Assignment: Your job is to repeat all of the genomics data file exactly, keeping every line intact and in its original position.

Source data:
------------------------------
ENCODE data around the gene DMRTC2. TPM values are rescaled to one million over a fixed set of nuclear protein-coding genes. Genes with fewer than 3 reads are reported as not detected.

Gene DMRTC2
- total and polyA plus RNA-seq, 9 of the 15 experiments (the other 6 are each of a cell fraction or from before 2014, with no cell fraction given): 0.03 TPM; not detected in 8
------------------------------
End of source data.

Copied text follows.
ENCODE data around the gene DMRTC2. TPM values are rescaled to one million over a fixed set of nuclear protein-coding genes. Genes with fewer than 3 reads are reported as not detected.

Gene DMRTC2
- total and polyA plus RNA-seq, 9 of the 15 experiments (the other 6 are each of a cell fraction or from before 2014, with no cell fraction given): 0.03 TPM; not detected in 8